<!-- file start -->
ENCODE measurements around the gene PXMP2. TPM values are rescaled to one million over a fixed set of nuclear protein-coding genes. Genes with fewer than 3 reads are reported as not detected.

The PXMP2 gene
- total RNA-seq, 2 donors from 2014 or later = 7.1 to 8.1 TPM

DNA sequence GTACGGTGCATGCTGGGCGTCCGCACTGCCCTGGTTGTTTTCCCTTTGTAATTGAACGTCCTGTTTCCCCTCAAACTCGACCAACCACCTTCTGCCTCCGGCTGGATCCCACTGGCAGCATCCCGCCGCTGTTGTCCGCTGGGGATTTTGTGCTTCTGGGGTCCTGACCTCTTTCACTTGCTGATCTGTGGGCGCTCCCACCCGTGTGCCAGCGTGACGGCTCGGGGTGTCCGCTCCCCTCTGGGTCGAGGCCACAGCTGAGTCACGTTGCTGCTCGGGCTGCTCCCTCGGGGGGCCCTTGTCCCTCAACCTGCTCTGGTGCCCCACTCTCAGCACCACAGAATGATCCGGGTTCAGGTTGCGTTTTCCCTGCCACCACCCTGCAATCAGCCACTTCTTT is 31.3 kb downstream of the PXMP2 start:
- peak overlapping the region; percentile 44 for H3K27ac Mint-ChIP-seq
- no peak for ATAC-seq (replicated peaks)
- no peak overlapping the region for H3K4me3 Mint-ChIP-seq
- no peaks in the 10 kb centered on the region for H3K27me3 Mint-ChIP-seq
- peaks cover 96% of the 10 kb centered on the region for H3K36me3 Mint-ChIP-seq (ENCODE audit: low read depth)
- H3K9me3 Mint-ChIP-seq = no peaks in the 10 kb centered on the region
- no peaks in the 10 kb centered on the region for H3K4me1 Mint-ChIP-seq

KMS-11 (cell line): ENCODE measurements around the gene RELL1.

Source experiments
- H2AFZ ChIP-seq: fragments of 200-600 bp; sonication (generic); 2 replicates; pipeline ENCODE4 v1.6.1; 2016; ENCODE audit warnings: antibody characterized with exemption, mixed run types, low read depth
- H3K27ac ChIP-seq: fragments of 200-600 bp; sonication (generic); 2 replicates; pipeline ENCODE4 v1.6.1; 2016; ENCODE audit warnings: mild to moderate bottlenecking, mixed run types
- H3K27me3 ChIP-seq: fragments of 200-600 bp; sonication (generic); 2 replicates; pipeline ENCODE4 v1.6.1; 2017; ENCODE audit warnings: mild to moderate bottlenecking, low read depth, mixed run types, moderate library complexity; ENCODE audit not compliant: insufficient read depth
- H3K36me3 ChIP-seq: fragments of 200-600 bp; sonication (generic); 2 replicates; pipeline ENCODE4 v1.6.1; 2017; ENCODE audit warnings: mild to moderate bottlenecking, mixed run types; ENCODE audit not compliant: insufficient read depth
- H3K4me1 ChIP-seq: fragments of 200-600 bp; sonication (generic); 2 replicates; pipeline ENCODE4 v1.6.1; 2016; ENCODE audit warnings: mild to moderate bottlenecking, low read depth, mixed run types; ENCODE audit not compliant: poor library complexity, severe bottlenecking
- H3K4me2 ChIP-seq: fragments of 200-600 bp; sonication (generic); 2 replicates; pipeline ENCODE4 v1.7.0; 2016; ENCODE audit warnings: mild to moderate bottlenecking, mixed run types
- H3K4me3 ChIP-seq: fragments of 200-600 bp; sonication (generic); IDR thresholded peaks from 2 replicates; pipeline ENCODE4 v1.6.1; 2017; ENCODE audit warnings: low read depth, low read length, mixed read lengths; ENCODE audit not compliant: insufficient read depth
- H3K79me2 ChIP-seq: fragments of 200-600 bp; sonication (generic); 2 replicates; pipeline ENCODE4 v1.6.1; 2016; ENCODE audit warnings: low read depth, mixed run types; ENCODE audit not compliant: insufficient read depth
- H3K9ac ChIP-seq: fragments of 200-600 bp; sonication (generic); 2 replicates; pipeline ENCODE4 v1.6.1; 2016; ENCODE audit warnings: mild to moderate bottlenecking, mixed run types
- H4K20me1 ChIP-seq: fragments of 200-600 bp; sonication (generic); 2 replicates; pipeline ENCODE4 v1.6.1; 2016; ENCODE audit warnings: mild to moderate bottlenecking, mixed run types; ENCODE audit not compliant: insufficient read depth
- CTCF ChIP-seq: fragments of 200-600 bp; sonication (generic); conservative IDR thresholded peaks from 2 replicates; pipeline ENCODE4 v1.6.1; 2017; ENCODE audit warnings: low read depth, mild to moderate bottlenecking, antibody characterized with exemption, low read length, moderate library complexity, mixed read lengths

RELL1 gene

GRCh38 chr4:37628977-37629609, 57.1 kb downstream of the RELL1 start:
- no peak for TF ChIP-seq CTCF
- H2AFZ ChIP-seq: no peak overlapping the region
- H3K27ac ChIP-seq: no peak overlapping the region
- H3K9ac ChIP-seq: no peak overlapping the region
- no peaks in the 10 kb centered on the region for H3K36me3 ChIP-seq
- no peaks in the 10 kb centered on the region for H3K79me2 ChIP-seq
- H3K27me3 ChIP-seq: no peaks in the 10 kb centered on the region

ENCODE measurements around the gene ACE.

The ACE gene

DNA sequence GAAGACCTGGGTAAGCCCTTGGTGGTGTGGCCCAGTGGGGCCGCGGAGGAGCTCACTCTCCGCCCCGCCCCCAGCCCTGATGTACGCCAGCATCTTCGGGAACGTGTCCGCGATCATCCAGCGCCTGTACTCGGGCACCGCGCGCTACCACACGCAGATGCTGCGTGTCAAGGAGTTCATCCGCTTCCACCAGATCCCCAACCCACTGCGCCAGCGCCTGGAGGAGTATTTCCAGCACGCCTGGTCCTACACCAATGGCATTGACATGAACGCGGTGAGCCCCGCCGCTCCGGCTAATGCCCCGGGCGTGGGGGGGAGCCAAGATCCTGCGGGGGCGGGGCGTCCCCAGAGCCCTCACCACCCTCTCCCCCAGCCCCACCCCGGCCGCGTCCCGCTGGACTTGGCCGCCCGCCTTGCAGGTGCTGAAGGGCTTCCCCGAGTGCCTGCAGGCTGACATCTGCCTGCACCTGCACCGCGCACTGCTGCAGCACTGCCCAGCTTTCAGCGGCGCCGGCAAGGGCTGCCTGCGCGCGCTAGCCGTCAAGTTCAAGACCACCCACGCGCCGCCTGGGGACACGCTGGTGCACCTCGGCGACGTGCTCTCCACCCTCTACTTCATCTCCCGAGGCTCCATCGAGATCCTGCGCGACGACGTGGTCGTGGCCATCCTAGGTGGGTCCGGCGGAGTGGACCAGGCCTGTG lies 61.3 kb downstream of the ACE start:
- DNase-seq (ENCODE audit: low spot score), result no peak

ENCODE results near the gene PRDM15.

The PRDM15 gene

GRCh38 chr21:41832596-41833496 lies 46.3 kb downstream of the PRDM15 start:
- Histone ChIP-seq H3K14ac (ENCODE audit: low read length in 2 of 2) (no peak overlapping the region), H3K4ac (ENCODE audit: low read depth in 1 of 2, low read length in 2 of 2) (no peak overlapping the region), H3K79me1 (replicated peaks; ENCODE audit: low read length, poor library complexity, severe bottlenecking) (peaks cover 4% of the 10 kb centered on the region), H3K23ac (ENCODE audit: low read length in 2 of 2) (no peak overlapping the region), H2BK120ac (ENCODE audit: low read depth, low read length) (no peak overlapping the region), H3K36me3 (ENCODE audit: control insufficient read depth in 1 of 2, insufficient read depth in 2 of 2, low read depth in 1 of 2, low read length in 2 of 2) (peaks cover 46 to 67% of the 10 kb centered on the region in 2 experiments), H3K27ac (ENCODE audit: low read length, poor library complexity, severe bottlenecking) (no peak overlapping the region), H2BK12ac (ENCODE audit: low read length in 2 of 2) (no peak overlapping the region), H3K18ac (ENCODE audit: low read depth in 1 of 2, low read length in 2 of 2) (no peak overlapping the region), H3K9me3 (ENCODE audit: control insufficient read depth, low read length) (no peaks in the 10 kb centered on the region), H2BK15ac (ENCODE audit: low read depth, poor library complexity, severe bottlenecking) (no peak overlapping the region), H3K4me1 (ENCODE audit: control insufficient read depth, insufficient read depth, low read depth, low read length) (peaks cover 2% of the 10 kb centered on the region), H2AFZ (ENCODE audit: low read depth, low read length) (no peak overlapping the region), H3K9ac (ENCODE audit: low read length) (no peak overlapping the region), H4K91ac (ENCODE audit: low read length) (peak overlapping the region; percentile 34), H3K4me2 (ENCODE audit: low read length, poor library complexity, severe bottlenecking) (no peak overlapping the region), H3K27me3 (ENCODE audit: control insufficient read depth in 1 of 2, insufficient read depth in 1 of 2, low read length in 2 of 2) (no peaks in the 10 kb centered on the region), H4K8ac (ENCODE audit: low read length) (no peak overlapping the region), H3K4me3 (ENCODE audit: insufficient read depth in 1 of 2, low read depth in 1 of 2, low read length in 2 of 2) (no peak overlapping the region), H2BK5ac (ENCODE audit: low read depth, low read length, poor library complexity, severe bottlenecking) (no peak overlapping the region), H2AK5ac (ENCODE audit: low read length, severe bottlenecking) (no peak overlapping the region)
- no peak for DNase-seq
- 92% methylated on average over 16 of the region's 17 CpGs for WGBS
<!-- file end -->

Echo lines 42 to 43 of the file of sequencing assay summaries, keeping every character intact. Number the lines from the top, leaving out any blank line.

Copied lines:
- no peak for DNase-seq
- 92% methylated on average over 16 of the region's 17 CpGs for WGBS